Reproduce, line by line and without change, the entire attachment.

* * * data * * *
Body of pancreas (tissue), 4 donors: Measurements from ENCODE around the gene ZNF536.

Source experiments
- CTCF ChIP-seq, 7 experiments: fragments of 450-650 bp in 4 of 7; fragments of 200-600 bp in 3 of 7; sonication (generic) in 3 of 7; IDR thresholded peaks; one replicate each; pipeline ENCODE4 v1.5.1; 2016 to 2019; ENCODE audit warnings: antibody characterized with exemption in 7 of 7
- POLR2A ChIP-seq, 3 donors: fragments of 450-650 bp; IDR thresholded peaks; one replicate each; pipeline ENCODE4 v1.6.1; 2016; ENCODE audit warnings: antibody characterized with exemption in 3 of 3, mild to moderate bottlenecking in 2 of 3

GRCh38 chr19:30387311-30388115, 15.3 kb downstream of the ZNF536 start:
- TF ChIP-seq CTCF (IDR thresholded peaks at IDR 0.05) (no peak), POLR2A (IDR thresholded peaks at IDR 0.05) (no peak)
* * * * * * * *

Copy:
Body of pancreas (tissue), 4 donors: Measurements from ENCODE around the gene ZNF536.

Source experiments
- CTCF ChIP-seq, 7 experiments: fragments of 450-650 bp in 4 of 7; fragments of 200-600 bp in 3 of 7; sonication (generic) in 3 of 7; IDR thresholded peaks; one replicate each; pipeline ENCODE4 v1.5.1; 2016 to 2019; ENCODE audit warnings: antibody characterized with exemption in 7 of 7
- POLR2A ChIP-seq, 3 donors: fragments of 450-650 bp; IDR thresholded peaks; one replicate each; pipeline ENCODE4 v1.6.1; 2016; ENCODE audit warnings: antibody characterized with exemption in 3 of 3, mild to moderate bottlenecking in 2 of 3

GRCh38 chr19:30387311-30388115, 15.3 kb downstream of the ZNF536 start:
- TF ChIP-seq CTCF (IDR thresholded peaks at IDR 0.05) (no peak), POLR2A (IDR thresholded peaks at IDR 0.05) (no peak)